A horror fan’s worst enemy might just be the censors, ones who decide if a film is just too grotesque and therefore dangerous to be shown to the public. They demand cuts from the director to dial down the violence, or they end up banning the film entirely, making it as if the film never even existed. This happens at a far less extreme rate nowadays, but in 1980’s Britain, censors were in a frenzy over banning horror movies they feared would make viewers violent. But what about those very censors, entrusted with the responsibility of determining what is too violent to be seen? What effects do these images have on them?
This is the idea behind Prano Bailey-Bond’s debut feature, Censor. At a time when the general public was concerned with the rising extreme violence in films, censors were given the responsibility of either cutting out the violence or banning these “video nasties” altogether. Bailey-Bond uses this era as a starting point with the main character, Enid (Niamh Algar), who works as a censor with a dedication to saving the public from these gruesome images. Enid is so intent on protecting people from this violence because of her dark past — her sister that went missing when they were both children. As Enid watches these films in dark rooms with her notepad, she begins to remember what could have happened to her sister, and is forced to confront what might be lurking deep within herself.
Censor is an homage to 1980s horror, specifically video nasties, which is clear from the very beginning with the retro title sequence. It uses colorful lighting at every turn, combined with dark shadows and intense framing (with a few aspect ratio changes) to put the audience in the setting of a 1980s horror film. It is a joy to catch some references while also feeling as if you’ve been transported back in time to this very specific moment in cinematic history. All of this is just the surface of what the film is attempting to say, however.
Enid, struggling to come to terms with what happened to her sister while also fervently working to keep violent images away from the public eye, begins to unravel as the films bring up memories of her past. Bailey-Bond uses horror films and censorship as a metaphor for trauma, which she explores through her main character. Enid’s entire career is based on erasing violent and traumatic images for the sake of saving others from seeing them, all while not being able to remember a trauma that happened to her when she was a child. There are very clear connections made in the film about trauma and memory and how the brain often hides these things from us in order to protect us.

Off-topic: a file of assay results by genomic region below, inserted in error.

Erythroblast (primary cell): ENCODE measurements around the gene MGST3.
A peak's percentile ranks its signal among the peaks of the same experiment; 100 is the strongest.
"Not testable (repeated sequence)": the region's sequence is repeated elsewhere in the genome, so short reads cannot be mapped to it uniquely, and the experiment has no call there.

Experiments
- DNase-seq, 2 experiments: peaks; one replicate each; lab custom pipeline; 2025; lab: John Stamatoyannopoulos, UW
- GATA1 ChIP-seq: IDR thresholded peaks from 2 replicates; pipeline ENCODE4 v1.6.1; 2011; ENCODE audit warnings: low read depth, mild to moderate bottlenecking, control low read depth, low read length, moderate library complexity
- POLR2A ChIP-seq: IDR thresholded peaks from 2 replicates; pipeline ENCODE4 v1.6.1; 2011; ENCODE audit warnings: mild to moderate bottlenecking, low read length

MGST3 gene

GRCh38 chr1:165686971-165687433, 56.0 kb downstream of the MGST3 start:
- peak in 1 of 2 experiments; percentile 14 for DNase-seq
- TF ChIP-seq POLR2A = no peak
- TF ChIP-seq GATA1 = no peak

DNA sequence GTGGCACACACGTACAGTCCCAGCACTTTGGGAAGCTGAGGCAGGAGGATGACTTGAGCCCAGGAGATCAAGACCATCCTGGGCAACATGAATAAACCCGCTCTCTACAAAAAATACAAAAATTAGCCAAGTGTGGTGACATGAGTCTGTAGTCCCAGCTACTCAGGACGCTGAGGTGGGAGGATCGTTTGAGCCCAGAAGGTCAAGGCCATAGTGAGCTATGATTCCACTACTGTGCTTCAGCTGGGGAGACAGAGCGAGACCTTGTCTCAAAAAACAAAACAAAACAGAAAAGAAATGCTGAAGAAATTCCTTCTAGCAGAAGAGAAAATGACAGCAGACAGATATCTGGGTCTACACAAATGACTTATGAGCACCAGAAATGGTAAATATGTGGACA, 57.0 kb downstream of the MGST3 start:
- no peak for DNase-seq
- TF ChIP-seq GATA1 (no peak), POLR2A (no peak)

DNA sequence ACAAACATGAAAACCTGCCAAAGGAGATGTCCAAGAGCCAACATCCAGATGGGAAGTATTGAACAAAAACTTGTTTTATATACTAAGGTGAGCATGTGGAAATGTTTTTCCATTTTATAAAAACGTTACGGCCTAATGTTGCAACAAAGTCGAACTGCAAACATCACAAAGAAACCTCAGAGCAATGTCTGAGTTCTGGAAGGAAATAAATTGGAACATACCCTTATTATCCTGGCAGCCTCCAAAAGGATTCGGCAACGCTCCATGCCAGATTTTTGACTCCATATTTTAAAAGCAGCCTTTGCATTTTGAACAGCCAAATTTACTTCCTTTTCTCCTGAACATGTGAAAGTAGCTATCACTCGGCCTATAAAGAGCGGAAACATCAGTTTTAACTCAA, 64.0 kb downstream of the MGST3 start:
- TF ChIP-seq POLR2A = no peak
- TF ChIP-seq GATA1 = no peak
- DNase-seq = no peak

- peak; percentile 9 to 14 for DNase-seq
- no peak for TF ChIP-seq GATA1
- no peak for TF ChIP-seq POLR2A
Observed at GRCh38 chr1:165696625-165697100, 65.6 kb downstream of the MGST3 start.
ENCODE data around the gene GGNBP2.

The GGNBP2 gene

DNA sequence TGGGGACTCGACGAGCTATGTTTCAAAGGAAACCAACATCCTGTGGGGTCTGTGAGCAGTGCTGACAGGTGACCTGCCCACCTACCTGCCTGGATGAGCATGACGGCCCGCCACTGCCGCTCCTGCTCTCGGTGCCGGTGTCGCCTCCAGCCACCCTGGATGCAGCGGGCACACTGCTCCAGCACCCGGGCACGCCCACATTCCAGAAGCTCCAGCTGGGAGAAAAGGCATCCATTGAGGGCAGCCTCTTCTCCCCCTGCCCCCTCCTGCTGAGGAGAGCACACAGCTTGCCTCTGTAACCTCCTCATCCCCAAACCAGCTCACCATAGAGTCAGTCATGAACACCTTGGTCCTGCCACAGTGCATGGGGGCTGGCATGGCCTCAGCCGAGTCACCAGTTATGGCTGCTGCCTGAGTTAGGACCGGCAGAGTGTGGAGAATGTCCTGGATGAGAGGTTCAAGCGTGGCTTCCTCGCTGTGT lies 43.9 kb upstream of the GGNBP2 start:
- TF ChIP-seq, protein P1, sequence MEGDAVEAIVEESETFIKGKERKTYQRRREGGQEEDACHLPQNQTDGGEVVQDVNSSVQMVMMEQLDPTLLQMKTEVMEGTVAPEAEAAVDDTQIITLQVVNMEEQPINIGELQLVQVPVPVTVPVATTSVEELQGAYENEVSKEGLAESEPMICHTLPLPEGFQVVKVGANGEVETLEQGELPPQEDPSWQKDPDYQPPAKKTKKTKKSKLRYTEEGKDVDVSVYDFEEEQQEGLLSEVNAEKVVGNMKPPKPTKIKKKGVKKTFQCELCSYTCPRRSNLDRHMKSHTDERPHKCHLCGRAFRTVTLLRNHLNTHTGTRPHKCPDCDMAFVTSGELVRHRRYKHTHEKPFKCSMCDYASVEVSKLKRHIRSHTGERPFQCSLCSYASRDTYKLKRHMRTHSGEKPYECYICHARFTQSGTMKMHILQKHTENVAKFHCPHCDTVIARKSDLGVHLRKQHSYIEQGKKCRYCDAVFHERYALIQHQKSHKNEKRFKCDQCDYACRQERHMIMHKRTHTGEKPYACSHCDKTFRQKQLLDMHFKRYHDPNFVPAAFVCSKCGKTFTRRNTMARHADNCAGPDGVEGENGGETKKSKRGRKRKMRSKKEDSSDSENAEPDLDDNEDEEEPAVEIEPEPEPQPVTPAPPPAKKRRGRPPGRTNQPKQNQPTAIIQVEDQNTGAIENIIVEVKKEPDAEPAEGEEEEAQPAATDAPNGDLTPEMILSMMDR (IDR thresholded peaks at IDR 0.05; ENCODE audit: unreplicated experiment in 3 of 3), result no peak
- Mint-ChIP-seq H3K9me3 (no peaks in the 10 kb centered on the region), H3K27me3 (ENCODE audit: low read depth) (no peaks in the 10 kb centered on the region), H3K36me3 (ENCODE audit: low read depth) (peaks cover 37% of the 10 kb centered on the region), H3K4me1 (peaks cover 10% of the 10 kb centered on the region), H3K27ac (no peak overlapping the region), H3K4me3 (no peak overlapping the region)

Censor pushes forward into a deeper exploration of how we cope with trauma and how horror can play into that. Horror films offer a great catharsis and comfort to many viewers, which is why so many people love the genre. It creates an escape, a safe place to experience fear and process it. Real life is not like the movies. Life is dark, harsh, and unforgiving, often offering no tightly wrapped conclusion to our stories. As the film unfolds, these ideas shift from comprehensible to more complex and sometimes confusing as it reaches its conclusion. The third act becomes jumbled while it attempts to juggle all of these themes. Despite this, there is still much to indulge in from the images alone. Neon colors and VHS aesthetics work more than just cool visuals — they are part of the fabric of the film itself and develop as the story does. The committed performance from Niamh Algar elevates the events even further, lifting the story to new heights.
While the ending may not stick its landing with many viewers, Censor still offers an array of ideas surrounding trauma and catharsis through the lens of horror films. Prano Bailey-Bond has a lot to say about the matter and she does so with style and creative vision. She clearly has a love for the horror genre and respects the power of it. Although the film struggles in narrative structure and pacing at times, it is a clear signifier that Bailey-Bond is someone to watch.